“Diggin’ Up Childhood”

Available on Linux, PC, 3DS, Wii U, Mac, PS Vita, PlayStation 3, PlayStation 4 (tested) and Xbox One

If you are a gal or lad from the 80s like me, the very second you launch Shovel Knight, all of your childhood gaming memories will resurface. And believe me when I tell you, it’s a beautiful feeling. I’m thankful to Yacht Club Games for having created this game inspired by the best platformers from the 8-bit era, borrowing elements from different games of the genre while, at the same time, feeling completely fresh.

First, a little insight about the developer:

Yacht Club Games is an independent game developer started in 2013 by a crew of former WayForward employees. Their team is comprised of top talent that has worked on some well-known titles, including Contra 4, A Boy and His Blob, Thor: God of Thunder, Mighty Milky Way, BloodRayne Betrayal, and most recently, Double Dragon Neon. Shovel Knight is their first project as Yacht Club Games, which is by any means, pretty impressive.

Shovel Knight

Story wise, the game is pretty simple but does a good job at establishing the starting point for our crusade. It tells you the story of the Shovel Knight and his friend, the Shield Knight, with whom he shared lots of adventures. One day, our heroes are separated from each other, as the evil character known as the Enchantress takes over the kingdom with the help of her Order of No Quarter, a group of knights that serve their purpose as the Robot Masters did in the Mega Man games.

Past the introduction, we are placed in the intro stage, where we will get familiar with the mechanics of the game, which are few but more than enough. You move with the D-pad or analog stick, swing thy shovel with a button, jump with another button, and you can perform a down strike while jumping by pressing down on the D-pad. The control scheme resembles a lot to that of Ducktales, which is awesome by any means. Later on we will have access to different sub weapons, all of them accessible via a menu that resembles the one from Castlevania. Once we beat this intro stage, we are thrown to a world map that feels like the one in Mario 3, and features different stages to select from, each one with a Knight to defeat at the end. In addition to these stages, you also have hub towns and other areas in the map. It is in the towns where you get to spend the loot collected while traversing the stages, in order to acquire health and magic upgrades, different types of armors, sub weapons that you may have missed while in a stage and abilities associated to your shovel, like charged attacks and a shockwave attack.

Talking about the loot leads to how the game handles death. Here is where you can tell that Yacht Club Games also draws inspiration from modern mechanics, as the death system resembles to that of the Souls games. If you die, you lose an amount of money that you can collect back if you reach the place of your death. The game also features a checkpoint system with a twist -which I found really cool myself- and lets you amp up the game’s difficulty. Each time you find one of the 5 checkpoints in a stage, you can choose to either leave it as it is or to break it, earning yourself quite the amount of loot but losing that checkpoint for the remainder of the stage. It’s a clever risk-reward system, one that will make you think things twice before rushing toward the enemies.

The level design is really great, featuring all the classic elements a good platformer should have: a water stage, an ice stage, a stage that has elements that alter your movement speed, etc. The only downside within the stages is the prominent palette swap the enemies have. It would have been cool to have a couple more enemies that behave in different ways. On the other side, the Order of No Quarter has an amazing character design, almost making you forget those palette swaps.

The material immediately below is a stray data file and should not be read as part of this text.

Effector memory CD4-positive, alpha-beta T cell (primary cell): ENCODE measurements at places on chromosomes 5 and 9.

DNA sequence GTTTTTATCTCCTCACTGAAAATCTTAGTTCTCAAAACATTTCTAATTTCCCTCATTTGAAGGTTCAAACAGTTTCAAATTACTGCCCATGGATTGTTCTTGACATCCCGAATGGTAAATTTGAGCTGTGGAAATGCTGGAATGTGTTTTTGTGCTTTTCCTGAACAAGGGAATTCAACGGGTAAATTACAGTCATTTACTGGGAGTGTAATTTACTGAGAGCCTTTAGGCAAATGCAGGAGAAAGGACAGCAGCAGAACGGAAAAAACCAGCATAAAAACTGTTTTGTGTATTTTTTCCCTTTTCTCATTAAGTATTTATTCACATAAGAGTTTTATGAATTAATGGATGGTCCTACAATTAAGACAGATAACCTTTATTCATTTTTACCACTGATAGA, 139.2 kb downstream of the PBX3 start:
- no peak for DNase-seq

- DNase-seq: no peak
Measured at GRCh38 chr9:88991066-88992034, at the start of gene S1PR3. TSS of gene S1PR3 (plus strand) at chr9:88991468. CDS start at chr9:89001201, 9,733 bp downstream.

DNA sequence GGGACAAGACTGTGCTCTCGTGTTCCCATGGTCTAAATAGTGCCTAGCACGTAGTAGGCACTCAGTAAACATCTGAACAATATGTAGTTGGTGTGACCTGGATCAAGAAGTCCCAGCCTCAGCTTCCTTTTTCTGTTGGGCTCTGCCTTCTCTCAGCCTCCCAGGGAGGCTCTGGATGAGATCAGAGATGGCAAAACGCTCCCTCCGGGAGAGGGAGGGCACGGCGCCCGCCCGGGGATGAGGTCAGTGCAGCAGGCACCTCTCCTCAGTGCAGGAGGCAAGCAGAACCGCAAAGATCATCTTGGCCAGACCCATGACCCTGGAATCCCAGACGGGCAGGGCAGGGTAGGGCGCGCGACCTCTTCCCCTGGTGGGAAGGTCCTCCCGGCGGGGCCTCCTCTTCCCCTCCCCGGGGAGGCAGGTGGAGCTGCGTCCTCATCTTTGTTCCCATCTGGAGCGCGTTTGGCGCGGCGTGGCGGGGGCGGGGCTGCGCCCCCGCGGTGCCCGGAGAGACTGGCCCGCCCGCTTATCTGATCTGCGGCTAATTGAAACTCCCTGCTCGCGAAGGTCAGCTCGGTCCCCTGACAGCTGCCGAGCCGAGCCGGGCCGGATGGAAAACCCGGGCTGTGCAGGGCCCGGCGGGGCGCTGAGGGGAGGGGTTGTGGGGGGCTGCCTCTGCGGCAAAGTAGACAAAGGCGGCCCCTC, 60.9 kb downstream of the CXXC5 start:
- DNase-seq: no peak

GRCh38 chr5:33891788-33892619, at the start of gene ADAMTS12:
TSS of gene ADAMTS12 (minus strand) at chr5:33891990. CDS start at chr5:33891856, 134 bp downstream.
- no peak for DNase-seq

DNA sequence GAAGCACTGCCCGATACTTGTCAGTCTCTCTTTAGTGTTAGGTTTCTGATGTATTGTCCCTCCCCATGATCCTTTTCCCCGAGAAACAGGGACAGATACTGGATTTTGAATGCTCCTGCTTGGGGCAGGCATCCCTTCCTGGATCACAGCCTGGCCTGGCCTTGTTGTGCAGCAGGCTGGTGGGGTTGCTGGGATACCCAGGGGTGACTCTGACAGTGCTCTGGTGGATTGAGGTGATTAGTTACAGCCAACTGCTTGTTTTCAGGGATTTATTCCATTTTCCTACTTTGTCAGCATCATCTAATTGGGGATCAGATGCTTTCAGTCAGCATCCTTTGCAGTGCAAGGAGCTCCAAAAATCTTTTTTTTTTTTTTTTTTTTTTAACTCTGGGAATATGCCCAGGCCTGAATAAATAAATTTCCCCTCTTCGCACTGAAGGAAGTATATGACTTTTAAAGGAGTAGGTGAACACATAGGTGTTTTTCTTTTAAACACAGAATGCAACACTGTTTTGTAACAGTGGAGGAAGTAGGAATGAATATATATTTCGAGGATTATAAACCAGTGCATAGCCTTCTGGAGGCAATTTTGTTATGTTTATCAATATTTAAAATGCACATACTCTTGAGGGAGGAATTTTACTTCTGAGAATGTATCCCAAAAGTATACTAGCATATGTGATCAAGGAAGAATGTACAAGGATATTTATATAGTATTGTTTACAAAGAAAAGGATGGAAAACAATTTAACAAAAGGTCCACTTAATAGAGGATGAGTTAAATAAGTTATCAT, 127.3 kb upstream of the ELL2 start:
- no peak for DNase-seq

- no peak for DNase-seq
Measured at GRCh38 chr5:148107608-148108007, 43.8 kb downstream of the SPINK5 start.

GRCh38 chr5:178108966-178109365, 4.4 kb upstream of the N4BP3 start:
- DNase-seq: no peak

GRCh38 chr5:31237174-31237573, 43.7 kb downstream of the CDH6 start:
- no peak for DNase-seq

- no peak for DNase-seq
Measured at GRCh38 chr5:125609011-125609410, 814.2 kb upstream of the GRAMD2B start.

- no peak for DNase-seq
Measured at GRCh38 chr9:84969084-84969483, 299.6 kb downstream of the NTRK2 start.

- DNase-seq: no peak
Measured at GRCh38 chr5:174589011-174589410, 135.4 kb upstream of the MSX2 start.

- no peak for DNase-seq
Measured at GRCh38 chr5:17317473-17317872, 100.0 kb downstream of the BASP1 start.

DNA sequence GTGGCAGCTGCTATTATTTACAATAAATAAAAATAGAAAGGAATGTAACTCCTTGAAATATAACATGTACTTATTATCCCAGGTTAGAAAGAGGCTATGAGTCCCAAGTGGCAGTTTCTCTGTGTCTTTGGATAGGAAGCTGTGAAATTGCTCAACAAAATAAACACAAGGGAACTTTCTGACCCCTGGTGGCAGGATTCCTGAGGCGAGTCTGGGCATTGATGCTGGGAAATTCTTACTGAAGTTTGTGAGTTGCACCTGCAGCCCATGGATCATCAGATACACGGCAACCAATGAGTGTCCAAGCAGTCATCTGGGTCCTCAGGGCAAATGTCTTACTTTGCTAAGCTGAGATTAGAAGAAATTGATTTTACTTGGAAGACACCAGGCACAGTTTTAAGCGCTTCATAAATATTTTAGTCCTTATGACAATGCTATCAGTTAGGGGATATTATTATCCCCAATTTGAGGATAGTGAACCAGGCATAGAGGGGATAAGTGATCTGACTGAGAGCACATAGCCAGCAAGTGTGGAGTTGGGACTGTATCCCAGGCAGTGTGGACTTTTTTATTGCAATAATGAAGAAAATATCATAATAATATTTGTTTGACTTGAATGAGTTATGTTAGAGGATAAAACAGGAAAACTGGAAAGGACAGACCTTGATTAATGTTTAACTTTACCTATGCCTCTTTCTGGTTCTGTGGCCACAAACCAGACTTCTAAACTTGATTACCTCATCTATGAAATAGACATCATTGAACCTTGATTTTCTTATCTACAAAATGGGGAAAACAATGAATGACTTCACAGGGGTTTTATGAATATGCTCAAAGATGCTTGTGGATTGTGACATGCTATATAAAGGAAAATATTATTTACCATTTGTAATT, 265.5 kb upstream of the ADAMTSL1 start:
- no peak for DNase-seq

Talking about looks, the game looks as sharp as it should within an eight bit framework. All the stages look truly different from each other. Add that to the fact each of them is musicalized by really good retro tunes (albeit they get repetitive due to the stages’ length), and you are all set to spend a couple of hours in the late 80s.

The Playstation version adds an optional boss battle with Kratos from God of War. It’s an awesome detail and beating him will allow you to use the Armor of Chaos, which definitely changes the way you play across the game. Add that to the fact that the game features a New Game+ option and a trophy set that requires a couple of playthroughs, and you have yourselves quite the time to spend with our armored friend.

Oh! And also, these updates will be coming later for free:

  • Battle mode featuring the Order of No Quarter
  • Challenge Mode
  • Gender Swap Mode
  • Three Playable Boss Campaigns: King Knight, Plague Knight, and Specter Knight

Should you play it? If you enjoy some good retro platforming, featuring the best elements from some of the greatest games of the 8 bit era, you need to play this game. If not… you also need to play this game, it’s awesome.

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Being raised with a Commodore 1541 and a PC 286, little Pablo Vecchio has been into games since childhood.

Called “the weird guy” during elementary, he spent most of his time with his Family Game and his Sega Genesis. Fast forward 20 years, and he has become a full PlayStation gamer, mostly loving RPGs and fighting games. The guy loves the original Final Fantasy Tactics (PSOne), which he still plays on his cellphone, and hates James Pond, mostly because of the lack of creativity while ripping off James Bond (bad guy is called Doctor Maybe, I shit you not)

He’s also a frustrated musician and male model (as you can see in the picture), and does computer stuff for a living.

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